Install

Get the latest updates as we post them — right on your browser

. Last Updated: 07/27/2016

Tax Code Puts New Burden on Disabled

MTYelena Radchenko putting together a surge protector at the workshop run by Palmira.
ST. PETERSBURG -- Yelena Radchenko, 36, suffered almost total hearing loss at the age of 3 after taking a strong course of penicillin to treat pneumonia.

Later she graduated from a construction college and worked at a local design institute, but she was unable to carry out all aspects of her job because she had difficulties communicating.

Now, together with 100 other people with hearing problems, Radchenko works at Palmira, a private company run by the All-Russian Organization for the Deaf that produces a wide range of goods from electronic parts to T-shirts at five workshops in the north of the city.

"I like working here because I work with people who have the same problem I have. Therefore we understand one another better," Radchenko said as she nimbly assembled the components of a surge protector.

At Palmira, she earns about $80 a month, a welcome supplement to her $30 monthly disability payments.

But trouble looms for Radchenko and Palmira. The new Tax Code has abolished most of the tax breaks that Palmira and other companies that employ disabled people previously enjoyed.

Under the old Tax Code, companies where disabled employees made up at least half of the workforce were exempt from a range of taxes, including the 24 percent profit tax and pension and insurance taxes.

The new Tax Code was amended to combat widespread abuses of these privileges by companies that fraudulently acquired tax-exempt status, either by registering nondisabled workers as disabled or by hiring disabled workers and then not giving them anything to do.

Unfortunately, the many genuine companies owned by societies for the disabled are suffering from the changes to the code, too.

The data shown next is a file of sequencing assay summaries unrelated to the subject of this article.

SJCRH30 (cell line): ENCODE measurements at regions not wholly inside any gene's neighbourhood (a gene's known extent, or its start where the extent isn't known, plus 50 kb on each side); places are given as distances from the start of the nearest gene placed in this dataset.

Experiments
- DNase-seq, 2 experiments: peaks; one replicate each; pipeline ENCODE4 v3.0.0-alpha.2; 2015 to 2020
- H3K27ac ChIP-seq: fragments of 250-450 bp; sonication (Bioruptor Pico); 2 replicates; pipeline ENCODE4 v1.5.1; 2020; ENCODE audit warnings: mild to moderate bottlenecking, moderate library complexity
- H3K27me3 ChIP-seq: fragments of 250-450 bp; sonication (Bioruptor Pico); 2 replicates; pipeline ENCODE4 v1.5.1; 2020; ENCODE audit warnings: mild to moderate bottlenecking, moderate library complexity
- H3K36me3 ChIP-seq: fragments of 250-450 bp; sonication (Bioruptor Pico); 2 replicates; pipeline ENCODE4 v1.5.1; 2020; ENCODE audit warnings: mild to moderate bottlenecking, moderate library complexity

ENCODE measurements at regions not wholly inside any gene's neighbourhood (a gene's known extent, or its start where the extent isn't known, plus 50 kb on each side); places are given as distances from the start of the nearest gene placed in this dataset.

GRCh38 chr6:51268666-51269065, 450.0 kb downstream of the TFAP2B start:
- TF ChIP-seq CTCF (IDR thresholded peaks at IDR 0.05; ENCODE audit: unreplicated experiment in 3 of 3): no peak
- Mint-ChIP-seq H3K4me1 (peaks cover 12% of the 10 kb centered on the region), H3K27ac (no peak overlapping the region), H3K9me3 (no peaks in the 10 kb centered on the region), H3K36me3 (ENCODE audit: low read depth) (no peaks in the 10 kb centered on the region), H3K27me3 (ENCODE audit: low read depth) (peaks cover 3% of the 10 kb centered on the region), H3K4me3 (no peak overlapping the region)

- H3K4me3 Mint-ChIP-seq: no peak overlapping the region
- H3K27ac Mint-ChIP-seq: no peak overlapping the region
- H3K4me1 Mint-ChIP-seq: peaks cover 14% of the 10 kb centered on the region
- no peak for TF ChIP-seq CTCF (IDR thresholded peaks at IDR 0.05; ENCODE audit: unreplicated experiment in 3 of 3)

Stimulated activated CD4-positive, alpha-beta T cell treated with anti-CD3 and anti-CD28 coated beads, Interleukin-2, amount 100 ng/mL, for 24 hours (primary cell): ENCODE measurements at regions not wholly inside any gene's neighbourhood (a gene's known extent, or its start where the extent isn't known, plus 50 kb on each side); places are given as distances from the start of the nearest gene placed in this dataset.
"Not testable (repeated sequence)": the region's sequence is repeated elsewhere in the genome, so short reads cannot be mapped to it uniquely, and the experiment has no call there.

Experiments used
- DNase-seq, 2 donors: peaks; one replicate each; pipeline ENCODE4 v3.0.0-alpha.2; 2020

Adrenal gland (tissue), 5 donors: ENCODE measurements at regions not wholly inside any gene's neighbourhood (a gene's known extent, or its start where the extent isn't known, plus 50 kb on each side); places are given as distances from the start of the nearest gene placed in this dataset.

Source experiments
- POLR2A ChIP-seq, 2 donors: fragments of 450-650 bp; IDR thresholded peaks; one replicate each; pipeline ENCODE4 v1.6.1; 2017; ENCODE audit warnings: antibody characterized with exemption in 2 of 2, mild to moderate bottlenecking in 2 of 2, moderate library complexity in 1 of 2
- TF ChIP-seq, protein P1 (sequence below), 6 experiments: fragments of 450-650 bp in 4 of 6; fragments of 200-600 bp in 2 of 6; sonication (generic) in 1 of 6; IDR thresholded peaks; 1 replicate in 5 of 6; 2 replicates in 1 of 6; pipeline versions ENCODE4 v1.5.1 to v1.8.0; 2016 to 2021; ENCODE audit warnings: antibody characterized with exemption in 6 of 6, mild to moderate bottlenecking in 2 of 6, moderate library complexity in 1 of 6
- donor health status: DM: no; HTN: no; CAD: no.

The All-Russian Organization for the Deaf, or VOG, operates 74 companies for deaf people nationwide. The All-Russian Society for the Blind, or VOS, operates 174 companies nationwide employing 90 percent of all the working blind people in the country. And the All-Russian Society for the Disabled, or VOI, runs about 3,000 enterprises employing about 32,000 disabled people.

Most of those enterprises are small, although there are some bigger ones in Nizhny Novgorod, Krasnoyarsk and other regional cities, said Lev Libman, a director at VOI's central office in Moscow.

Palmira general director Vladimir Ovchinnikov said the money these companies saved on taxes used to provide social support for their employees.

In Soviet times, the state provided apartments, sanatoriums and other facilities for the disabled, he said, and although these privileges were largely abolished after perestroika, companies like Palmira were still able to provide some material support and medical assistance to their employees.

When Palmira began paying the 24 percent profit tax and the 14 percent pension tax this year, it started losing money, however.

"Organizing a workplace for the disabled requires more resources, and the productivity of disabled workers is lower than that of able-bodied workers," Ovchinnikov said. "Therefore, we can't really compete directly with other firms without benefits."

Ovchinnikov said that Palmira had not yet laid anyone off but that it might have to if the situation doesn't change.

VOS enterprises face the same problem. The seven VOS companies operating in St. Petersburg saw their first-quarter tax burden rise to 37 million rubles (about $1.2 million) from 8 million rubles ($267,000) last year.

"It is disgraceful to impose such taxes on genuine organizations for the disabled," said Yevgeny Samarin, head of the St. Petersburg branch of VOS.

As well as having to pay more tax, the three societies for the disabled face additional burdens because tax-dodging companies that previously provided at least some income for disabled employees are now firing them.